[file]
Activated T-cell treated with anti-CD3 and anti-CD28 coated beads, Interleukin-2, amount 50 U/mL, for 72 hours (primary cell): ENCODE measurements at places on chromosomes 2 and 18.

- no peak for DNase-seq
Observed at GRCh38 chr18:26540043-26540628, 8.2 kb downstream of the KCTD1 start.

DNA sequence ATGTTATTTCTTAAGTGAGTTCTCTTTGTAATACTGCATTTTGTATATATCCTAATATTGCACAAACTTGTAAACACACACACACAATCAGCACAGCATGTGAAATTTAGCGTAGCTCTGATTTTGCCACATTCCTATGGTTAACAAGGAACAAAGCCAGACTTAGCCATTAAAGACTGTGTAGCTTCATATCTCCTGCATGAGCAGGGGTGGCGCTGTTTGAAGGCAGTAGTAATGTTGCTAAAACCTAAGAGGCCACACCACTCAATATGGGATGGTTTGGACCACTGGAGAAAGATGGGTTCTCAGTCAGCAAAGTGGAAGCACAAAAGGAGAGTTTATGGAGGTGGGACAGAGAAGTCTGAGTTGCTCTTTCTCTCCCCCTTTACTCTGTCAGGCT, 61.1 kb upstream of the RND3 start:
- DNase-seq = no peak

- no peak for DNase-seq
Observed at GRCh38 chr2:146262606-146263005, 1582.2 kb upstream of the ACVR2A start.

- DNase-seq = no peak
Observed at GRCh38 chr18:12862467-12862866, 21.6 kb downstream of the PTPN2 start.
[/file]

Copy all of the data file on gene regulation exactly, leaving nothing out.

Activated T-cell treated with anti-CD3 and anti-CD28 coated beads, Interleukin-2, amount 50 U/mL, for 72 hours (primary cell): ENCODE measurements at places on chromosomes 2 and 18.

- no peak for DNase-seq
Observed at GRCh38 chr18:26540043-26540628, 8.2 kb downstream of the KCTD1 start.

DNA sequence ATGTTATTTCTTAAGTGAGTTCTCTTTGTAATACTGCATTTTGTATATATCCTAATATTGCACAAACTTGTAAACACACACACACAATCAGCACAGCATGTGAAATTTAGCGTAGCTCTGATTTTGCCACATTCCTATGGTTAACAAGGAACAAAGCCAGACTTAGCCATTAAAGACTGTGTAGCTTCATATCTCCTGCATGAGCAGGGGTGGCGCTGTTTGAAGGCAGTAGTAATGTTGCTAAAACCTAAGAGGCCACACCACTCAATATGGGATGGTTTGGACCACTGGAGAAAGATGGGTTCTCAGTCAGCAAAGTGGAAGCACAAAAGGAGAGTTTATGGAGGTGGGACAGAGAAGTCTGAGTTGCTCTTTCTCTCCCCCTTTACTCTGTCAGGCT, 61.1 kb upstream of the RND3 start:
- DNase-seq = no peak

- no peak for DNase-seq
Observed at GRCh38 chr2:146262606-146263005, 1582.2 kb upstream of the ACVR2A start.

- DNase-seq = no peak
Observed at GRCh38 chr18:12862467-12862866, 21.6 kb downstream of the PTPN2 start.